I watch the birds: the ever-present seagulls, and some smaller, faster birds working the air just above the water. Surely food cannot always be what moves them. There is sex of course, but not now, in the middle of the lake, in the middle of the afternoon. Out here all becomes significant: a fly, a leaf, a feather, myself. I wonder about these butterflies, one by one, making the three-mile flight across Lake Pepin from Wisconsin to Minnesota. Perhaps they are in training for the trip to Mexico. Perhaps they are on their way, but why cross the river?
Early this morning, as I motored up river from Stockholm toward Maiden Rock, pelicans were scattered across the lake. Now, five hours later, they have gathered into two flocks, one up river from the mouth of the Rush, and the other down. I am close enough to see that the flock downriver is milling about, seemingly in a similar, spiraling kind of pattern that they follow as they ride the currents of each other’s wings in flight. But in the water there is much splashing and seemingly awkward movement, unlike the measured discipline of flying in formation. Sex? Perhaps group sex, but it seems unlikely that sex would be the object this time of year.
2 frogs + 2 crayfish + 2 night crawlers = 1 sheepshead
Suddenly, a leap.
Why do fish jump?
To see who has come.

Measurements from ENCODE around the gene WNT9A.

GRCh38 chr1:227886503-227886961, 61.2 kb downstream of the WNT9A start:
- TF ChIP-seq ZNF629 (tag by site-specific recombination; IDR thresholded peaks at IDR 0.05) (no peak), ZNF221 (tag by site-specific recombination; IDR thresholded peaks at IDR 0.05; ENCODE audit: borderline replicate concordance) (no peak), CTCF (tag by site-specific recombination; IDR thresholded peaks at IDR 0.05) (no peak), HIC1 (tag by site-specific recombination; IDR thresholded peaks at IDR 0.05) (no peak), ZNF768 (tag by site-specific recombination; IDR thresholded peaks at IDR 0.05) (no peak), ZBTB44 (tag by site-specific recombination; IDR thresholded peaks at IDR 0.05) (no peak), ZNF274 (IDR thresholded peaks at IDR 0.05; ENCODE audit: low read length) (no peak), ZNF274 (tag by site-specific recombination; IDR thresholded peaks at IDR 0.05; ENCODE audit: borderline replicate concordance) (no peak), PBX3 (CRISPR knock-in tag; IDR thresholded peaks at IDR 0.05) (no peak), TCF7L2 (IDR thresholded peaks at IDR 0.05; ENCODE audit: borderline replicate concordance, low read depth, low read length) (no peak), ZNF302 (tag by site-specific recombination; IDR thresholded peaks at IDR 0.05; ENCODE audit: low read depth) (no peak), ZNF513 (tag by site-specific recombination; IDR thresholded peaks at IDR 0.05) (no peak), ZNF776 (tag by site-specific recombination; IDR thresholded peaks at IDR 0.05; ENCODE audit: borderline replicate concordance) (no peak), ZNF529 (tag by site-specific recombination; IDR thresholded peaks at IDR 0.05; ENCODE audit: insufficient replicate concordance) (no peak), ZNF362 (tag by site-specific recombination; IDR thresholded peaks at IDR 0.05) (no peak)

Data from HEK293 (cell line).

In 1970, after a winter’s study of Outdoor Life magazines in the windowless basement bedroom, fishing season opened with 21 hours of futility. Over the next few years interest gave way to obsession, fishing led to poetry and, ultimately, the making of books.
Twenty-nine years have come and gone. I have become a collector of books, and other things. For Mayflies of the Driftless Region, a species had to be caught to get into the book. The same approach seems likely for The River: I plan to collect specimens of fish (among other things), photograph them, and turn them into wood engravings. As I look back over my first month on the river, I find the futility of having caught but three out of eighty possible species of fish frustrating, but also invigorating. I feel I’m going back, but with a slope more dramatic, as the banks of the Mississippi River carry far more water than those of the Red River of the North, and the water moves in a different direction.
15 September, 2009 • Point No Point
in the shadow of itself.